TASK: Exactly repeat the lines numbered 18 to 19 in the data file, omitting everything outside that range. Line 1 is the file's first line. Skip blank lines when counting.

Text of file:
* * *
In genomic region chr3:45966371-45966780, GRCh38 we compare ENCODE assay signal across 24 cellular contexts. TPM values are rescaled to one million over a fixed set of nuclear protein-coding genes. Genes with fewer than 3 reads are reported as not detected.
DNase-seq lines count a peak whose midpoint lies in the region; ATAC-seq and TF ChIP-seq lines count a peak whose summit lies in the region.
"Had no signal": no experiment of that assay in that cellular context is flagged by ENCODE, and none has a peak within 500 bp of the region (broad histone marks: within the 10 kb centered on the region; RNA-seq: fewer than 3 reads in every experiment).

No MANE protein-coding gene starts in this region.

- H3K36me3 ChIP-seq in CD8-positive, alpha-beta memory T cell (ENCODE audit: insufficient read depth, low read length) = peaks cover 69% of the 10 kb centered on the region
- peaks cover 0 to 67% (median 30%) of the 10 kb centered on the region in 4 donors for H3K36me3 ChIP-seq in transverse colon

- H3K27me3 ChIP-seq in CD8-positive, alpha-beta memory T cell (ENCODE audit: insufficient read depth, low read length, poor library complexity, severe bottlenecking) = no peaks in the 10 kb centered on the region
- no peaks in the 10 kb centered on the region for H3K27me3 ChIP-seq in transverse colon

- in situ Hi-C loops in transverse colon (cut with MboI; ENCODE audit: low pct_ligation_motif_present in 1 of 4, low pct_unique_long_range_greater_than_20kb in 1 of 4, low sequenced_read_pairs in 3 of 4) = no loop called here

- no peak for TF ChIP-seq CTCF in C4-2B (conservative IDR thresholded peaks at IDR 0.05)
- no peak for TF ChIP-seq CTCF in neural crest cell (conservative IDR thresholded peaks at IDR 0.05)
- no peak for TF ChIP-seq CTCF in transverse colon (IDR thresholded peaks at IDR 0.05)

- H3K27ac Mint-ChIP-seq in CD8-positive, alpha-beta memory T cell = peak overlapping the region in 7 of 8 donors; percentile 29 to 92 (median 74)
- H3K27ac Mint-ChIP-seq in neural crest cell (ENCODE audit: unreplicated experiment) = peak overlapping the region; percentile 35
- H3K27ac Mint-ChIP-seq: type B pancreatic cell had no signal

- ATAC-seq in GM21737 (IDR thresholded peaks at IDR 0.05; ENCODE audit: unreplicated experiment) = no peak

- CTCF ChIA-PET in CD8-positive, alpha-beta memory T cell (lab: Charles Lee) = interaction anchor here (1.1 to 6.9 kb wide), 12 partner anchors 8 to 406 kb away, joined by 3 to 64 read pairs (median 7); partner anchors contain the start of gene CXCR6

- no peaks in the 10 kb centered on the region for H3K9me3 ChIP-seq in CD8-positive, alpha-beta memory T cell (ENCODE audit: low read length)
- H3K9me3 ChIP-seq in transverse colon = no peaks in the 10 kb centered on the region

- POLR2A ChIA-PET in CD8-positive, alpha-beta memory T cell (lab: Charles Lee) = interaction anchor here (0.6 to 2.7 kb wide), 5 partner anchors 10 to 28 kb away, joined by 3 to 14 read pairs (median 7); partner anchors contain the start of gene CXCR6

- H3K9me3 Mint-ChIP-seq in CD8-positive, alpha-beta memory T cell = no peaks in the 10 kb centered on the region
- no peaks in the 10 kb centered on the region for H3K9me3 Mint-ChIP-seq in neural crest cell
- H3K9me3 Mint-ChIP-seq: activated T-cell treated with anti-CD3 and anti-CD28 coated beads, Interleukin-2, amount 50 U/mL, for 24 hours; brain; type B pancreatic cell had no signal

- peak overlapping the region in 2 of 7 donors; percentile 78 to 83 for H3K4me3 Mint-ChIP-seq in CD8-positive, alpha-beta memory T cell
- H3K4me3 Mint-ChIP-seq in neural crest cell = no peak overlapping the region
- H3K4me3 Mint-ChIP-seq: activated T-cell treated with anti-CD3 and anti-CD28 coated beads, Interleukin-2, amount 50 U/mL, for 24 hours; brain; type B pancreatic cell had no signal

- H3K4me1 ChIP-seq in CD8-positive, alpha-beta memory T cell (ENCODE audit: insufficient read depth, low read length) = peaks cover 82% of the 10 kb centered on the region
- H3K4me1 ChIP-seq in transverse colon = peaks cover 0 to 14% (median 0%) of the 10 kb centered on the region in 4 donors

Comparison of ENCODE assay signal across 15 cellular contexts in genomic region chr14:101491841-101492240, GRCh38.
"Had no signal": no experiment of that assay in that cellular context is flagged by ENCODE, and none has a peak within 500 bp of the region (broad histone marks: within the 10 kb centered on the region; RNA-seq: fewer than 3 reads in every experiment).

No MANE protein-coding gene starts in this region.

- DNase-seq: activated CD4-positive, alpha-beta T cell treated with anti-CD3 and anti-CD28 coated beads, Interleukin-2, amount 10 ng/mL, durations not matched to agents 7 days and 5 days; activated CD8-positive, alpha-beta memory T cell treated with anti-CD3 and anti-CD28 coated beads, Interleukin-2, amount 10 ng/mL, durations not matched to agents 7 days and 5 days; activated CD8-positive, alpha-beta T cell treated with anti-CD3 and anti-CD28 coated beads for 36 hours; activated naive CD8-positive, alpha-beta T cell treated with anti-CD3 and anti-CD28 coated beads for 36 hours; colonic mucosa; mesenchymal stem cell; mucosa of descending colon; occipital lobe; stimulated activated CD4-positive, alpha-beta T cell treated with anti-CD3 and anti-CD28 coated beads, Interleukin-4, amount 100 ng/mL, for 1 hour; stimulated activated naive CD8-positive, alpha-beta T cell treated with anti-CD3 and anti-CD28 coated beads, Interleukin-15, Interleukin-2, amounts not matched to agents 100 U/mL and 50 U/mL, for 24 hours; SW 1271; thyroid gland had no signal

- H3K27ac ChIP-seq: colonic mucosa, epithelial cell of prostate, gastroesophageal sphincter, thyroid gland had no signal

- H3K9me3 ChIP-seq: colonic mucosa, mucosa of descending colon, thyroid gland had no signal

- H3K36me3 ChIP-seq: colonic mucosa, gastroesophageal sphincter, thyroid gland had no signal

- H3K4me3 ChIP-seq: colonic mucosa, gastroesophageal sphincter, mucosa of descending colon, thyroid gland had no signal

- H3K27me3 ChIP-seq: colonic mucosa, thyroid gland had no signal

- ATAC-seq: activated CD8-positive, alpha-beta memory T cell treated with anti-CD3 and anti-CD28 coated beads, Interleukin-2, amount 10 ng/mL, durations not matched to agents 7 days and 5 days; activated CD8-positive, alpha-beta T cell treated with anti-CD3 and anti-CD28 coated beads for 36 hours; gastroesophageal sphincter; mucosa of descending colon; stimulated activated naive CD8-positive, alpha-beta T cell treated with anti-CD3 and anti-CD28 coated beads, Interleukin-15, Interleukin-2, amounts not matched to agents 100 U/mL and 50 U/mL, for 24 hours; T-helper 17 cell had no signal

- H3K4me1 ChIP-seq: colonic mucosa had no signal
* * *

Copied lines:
- no peaks in the 10 kb centered on the region for H3K9me3 ChIP-seq in CD8-positive, alpha-beta memory T cell (ENCODE audit: low read length)
- H3K9me3 ChIP-seq in transverse colon = no peaks in the 10 kb centered on the region